I’m writing to tell you about a new project I’m planning for 2010; I’m calling it a CSA, or Community Supported Art project. I’ll be offering 100 shares of a year of my artwork. Each month, beginning January 2010, shareholders will receive an envelope in the mail with a 8x10” print, hand-signed and hand-numbered, along with various other writings and musing I’ve composed for that month. This is a unique way to participate in my year of art making, support a local artist, and get some great prints for a great price. In fact, each print will only cost $4. The total cost of one share will be $48 + $12 shipping ($60 total), and you can expect multiple color reduction woodcut prints, multiple block woodcut prints, and single color woodcut prints. You might also expect some use of wooden & metal type, linoleum cuts, wood engravings, and all sorts of other printmaking experimentation. A CSA share also makes a great gift and I can provide a hand printed card to present the gift to its lucky shareholder (please contact me immediately if you’d like a gift card).

I’ll also be offering custom, hand made conservation boxes to hold the year’s worth of prints. The cloth covered archival box will have paper spine & front labels and will be perfect for storing all your prints on a bookshelf or coffee table. The hand-made boxes will be $50 additional.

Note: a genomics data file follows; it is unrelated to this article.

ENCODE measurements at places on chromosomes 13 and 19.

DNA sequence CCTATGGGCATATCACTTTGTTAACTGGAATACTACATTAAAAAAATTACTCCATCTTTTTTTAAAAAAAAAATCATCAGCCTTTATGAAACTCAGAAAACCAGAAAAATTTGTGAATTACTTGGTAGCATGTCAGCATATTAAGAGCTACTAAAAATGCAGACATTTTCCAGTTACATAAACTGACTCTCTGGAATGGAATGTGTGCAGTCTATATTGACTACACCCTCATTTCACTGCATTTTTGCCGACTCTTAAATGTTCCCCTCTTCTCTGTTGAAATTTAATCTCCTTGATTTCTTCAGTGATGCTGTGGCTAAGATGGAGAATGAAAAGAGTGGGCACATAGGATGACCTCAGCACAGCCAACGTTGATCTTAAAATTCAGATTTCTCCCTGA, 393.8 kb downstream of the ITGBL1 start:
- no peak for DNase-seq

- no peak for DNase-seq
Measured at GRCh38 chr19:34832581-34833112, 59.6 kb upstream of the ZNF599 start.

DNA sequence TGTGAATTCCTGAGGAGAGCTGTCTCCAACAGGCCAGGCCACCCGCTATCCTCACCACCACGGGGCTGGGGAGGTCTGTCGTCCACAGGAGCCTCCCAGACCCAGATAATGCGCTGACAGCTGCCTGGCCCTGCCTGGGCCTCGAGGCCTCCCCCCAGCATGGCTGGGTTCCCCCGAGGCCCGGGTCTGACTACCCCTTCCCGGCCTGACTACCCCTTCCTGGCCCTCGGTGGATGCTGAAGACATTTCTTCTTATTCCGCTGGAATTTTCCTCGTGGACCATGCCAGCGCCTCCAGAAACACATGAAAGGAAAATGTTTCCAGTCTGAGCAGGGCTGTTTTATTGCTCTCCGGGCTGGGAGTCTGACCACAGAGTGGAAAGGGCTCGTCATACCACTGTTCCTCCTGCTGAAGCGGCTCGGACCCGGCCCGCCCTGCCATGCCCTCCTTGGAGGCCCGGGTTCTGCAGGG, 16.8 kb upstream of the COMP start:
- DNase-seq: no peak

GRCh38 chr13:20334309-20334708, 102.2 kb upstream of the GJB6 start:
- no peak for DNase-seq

Throughout the year shareholders will also have opportunities to order greeting cards, journals, or other materials printed from the CSA woodcuts.

How to sign up: If you want to become a shareholder, support my printmaking endeavors, and reap the benefits of an original print every month you can:

1) Come by my studio and see my restored antique presses, paper cutters, and bookbinding tools. Give a call to let me know you’re coming (859 608 5860) and bring a check or cash for $60 per share and $50 per box.

2) Reply to this email with your name and address and pay by paypal. You can pay to alex@press817.com, or I can send you a paypal invoice.

3) Send me a check in the mail, along with your name and address.

There will only be 100 shares available, so become a shareholder now!

thanks, Alex Brooks
press eight seventeen
437 N Martin Luther King Blvd.
Lexington, Kentucky 40508

if you're interested in more of my work, or pictures of machinery or my studio, go here.


Also, please forward this to anyone you think might be interested.